By  on May 5, 1994

MILAN -- GFT might not be so mad about Plaid.

As speculation mounted here this week that the deal for Plaid Clothing Group to acquire GFT might be running into problems, another name has resurfaced as a possible suitor for the Italian designer label producer.

Gemina SpA, an Italian holding company controlled by the Agnelli family's Fiat SpA industrial group, had been mentioned earlier as possibly interested in buying GFT, but this week its name was again being cited by sources close to the company.

On Wednesday, Gemina formally said it had no interest in GFT, as did a sister company, Fila SpA, an Italian sportswear maker controlled by Gemina and listed on the New York Stock Exchange.

Nevertheless, one GFT source said Gemina has, in fact, reemerged as a viable alternative to Plaid, which is currently conducting due diligence on GFT and is seeking to buy the company for $242 million (400 billion lire).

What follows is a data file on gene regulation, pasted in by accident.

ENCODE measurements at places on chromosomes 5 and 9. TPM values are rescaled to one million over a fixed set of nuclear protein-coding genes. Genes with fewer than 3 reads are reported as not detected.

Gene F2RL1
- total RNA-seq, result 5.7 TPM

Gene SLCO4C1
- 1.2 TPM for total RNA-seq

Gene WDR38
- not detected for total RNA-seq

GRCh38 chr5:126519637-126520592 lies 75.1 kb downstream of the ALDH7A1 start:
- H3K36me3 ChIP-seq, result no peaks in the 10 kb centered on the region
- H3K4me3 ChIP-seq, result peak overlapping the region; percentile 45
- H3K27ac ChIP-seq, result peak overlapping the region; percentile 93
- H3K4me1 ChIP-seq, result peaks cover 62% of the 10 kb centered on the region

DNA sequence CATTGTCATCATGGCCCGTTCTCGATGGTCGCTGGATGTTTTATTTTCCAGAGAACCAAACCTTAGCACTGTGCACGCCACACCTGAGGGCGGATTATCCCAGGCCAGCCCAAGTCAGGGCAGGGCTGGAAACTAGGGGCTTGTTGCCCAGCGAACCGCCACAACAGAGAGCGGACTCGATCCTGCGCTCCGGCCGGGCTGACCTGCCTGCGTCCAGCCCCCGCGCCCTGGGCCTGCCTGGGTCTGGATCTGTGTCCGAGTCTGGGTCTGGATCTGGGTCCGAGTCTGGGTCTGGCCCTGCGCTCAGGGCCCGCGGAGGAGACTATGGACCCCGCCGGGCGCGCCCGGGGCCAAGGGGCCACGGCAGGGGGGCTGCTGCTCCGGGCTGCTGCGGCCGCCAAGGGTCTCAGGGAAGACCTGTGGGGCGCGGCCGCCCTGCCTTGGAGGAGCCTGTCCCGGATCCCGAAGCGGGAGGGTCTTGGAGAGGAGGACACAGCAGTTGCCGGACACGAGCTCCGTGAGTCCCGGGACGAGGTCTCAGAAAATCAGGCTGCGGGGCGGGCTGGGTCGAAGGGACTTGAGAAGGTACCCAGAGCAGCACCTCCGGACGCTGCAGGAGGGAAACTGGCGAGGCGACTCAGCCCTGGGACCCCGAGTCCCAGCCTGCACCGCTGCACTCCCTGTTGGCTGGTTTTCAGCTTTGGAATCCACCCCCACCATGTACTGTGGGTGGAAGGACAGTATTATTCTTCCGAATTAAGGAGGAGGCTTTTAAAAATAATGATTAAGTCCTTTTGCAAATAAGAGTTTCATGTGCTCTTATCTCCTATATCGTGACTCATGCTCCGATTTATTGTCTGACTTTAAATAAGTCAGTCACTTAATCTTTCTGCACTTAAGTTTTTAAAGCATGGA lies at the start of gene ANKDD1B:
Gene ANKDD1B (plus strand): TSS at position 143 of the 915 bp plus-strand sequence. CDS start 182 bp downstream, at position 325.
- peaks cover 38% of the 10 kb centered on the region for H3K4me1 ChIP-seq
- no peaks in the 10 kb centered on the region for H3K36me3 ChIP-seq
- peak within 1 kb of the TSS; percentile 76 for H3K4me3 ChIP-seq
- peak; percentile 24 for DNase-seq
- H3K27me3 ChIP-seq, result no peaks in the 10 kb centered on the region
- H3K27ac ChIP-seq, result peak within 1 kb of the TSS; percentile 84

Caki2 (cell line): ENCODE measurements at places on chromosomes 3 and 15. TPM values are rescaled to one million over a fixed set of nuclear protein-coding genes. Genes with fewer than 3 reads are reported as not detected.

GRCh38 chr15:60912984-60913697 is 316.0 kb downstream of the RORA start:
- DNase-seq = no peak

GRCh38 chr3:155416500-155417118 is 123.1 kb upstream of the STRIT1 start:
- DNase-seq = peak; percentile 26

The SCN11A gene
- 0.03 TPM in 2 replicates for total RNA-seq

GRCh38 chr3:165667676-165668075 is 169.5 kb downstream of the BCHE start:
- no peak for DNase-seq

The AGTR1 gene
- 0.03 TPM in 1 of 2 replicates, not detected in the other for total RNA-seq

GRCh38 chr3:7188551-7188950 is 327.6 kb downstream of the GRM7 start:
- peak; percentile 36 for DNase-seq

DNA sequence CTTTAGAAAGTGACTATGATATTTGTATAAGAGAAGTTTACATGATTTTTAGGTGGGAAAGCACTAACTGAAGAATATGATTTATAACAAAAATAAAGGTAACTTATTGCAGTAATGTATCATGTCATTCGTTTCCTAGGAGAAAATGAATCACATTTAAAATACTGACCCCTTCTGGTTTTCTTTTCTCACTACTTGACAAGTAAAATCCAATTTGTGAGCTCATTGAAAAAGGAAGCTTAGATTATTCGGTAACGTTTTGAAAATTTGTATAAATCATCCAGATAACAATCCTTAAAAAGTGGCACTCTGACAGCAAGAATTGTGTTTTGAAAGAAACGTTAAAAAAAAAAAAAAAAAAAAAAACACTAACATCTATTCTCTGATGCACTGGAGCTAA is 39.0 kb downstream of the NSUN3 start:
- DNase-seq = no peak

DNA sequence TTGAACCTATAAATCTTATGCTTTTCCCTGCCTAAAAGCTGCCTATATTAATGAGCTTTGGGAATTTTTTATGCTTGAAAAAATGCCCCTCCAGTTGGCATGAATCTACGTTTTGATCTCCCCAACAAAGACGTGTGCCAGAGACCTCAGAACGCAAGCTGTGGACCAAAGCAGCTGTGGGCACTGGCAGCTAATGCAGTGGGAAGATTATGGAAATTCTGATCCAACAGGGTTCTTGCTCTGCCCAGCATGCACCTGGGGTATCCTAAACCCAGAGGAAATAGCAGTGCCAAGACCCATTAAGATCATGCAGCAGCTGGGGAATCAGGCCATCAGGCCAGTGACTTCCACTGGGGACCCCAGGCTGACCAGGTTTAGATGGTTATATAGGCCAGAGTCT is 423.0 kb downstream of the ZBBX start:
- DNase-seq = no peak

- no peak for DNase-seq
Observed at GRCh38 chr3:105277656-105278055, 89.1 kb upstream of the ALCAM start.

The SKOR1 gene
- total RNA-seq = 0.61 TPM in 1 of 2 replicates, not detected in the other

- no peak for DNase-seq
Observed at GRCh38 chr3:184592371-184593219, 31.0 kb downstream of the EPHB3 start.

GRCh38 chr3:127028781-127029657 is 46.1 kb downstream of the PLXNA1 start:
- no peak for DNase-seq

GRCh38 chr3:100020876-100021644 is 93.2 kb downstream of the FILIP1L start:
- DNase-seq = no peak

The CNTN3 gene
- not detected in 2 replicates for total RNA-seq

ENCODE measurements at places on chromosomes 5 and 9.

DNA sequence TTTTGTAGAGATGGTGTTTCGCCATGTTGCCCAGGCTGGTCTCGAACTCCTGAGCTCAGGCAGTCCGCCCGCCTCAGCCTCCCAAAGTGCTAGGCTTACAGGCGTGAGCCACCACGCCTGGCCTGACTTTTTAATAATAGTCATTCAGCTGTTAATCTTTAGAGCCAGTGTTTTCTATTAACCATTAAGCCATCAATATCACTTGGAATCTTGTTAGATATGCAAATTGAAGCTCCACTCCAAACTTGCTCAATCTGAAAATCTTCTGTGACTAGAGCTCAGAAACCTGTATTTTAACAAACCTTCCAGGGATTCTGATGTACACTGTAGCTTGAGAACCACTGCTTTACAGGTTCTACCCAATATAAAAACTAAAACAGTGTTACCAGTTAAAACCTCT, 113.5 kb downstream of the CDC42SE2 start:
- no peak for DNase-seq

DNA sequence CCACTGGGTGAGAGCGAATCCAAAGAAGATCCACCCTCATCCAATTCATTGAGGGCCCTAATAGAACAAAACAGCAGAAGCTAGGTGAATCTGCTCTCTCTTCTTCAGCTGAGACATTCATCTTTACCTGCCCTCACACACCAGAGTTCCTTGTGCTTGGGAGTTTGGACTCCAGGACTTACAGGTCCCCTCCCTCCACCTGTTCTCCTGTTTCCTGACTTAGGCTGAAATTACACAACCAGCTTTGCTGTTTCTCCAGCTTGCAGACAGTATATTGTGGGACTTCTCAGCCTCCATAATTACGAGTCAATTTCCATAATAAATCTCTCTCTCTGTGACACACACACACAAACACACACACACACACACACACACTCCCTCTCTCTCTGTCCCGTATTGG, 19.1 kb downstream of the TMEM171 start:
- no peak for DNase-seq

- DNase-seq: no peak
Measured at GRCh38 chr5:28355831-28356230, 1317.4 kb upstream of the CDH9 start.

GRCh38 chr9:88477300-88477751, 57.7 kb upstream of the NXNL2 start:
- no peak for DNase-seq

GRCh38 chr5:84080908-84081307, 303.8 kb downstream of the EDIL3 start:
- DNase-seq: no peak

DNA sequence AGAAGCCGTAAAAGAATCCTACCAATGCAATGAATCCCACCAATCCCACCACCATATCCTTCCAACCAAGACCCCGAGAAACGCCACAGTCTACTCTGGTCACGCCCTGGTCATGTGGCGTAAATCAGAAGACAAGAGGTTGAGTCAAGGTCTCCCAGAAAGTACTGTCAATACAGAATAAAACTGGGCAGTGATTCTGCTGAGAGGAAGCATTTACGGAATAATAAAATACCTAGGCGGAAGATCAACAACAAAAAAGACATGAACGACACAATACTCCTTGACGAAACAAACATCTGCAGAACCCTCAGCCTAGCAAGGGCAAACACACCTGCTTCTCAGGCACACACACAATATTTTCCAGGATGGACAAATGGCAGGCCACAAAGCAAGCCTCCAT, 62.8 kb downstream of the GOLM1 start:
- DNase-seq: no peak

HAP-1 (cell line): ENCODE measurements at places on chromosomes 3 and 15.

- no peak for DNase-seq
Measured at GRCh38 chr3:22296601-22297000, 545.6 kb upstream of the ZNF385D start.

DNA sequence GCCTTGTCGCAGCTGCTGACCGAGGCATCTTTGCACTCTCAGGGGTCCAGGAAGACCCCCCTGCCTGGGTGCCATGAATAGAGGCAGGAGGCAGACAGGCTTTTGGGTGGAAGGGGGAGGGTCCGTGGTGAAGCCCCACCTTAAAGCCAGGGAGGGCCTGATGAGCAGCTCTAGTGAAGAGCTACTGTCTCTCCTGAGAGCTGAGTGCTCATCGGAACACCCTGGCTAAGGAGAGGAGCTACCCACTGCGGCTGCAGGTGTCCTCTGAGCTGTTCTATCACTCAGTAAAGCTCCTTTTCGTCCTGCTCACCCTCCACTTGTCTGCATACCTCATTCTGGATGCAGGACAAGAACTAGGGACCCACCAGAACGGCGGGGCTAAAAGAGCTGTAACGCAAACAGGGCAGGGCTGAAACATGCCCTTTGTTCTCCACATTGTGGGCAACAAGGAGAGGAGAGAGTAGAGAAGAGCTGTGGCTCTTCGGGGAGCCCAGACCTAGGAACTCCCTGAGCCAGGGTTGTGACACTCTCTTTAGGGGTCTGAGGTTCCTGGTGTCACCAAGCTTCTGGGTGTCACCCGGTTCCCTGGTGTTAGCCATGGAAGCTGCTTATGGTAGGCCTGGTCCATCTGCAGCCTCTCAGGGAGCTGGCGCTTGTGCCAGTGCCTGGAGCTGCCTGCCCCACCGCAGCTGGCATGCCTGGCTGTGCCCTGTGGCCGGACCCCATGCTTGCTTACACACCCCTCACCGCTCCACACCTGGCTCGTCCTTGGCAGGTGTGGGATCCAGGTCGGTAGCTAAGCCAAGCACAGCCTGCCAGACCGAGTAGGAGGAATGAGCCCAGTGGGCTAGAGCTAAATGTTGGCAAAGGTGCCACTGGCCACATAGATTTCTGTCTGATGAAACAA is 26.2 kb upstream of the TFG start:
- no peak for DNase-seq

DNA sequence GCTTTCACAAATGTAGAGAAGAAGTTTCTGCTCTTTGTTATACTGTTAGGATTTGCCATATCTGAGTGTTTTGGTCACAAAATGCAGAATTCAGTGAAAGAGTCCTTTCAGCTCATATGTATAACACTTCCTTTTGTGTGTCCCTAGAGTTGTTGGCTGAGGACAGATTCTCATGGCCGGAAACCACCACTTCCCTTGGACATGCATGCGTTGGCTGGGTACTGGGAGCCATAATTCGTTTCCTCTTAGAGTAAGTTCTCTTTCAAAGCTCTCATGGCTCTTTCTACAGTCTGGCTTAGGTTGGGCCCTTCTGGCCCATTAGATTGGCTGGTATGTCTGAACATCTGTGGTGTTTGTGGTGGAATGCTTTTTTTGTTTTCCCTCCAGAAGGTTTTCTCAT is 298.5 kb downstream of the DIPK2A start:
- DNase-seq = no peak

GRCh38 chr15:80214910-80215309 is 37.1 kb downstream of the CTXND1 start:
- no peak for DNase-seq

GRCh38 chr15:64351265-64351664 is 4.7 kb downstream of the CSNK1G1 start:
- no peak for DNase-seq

Speculation that Gemina/Fila might be GFT's latest suitor intensified after news surfaced that Plaid's bid might have run into a serious hurdle. As reported, Plaid made a special request to GFT's creditor banks to extend its exclusive right to negotiate with GFT beyond May 15, the deadline established in Plaid's March 9 letter of intent.

GFT's Italian creditor banks reportedly agreed to the extension, but on the condition that Plaid delete the "price adjustment" clause in the letter of intent that allows Plaid to modify its offering price after completing due diligence.

Although sources familiar with the talks have indicated that the Plaid-GFT negotiations are proceeding normally, others say that a GFT-Gemina marriage might make more sense.

For starters, there is mounting speculation that an Italian buyer would be more acceptable to everybody involved -- from the Rivetti family (which controlled GFT until it slipped into the hands of the banks) to current GFT management to Mediobanca, the Milan merchant bank that is masterminding GFT's financial rescue.

Some observers argued, however, that such a nationalistic approach isn't realistic in what has become a global business. Furthermore, one Italian group, the neighboring Miroglio, pulled out last year after taking a closer look at GFT's balance sheet.

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